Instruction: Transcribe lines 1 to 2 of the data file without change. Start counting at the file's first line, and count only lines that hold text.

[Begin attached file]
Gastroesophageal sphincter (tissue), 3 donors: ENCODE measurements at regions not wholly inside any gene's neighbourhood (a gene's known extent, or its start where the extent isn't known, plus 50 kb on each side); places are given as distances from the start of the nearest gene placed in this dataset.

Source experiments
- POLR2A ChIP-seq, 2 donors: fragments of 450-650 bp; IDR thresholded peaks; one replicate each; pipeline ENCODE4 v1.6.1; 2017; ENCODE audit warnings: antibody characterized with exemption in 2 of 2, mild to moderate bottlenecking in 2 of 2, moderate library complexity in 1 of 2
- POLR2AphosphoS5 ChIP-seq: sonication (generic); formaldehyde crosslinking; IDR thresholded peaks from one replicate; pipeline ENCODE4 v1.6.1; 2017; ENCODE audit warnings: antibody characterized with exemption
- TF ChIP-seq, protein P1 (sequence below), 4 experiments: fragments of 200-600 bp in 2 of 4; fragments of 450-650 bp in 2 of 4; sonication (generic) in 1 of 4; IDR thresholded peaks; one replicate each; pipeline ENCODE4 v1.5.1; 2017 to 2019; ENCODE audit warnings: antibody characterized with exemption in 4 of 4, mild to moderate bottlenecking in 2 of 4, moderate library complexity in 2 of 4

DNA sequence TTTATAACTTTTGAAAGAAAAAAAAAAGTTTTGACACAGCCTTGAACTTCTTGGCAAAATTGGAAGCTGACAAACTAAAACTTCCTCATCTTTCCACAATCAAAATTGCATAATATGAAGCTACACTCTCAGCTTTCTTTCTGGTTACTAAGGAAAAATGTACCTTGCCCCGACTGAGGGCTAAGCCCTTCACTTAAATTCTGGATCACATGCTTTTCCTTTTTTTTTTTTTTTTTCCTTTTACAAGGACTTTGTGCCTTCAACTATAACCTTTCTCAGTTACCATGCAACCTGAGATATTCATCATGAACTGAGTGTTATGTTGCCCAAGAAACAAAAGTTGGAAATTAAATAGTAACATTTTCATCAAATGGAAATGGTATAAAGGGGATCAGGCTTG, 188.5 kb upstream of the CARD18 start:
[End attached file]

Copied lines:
Gastroesophageal sphincter (tissue), 3 donors: ENCODE measurements at regions not wholly inside any gene's neighbourhood (a gene's known extent, or its start where the extent isn't known, plus 50 kb on each side); places are given as distances from the start of the nearest gene placed in this dataset.

Source experiments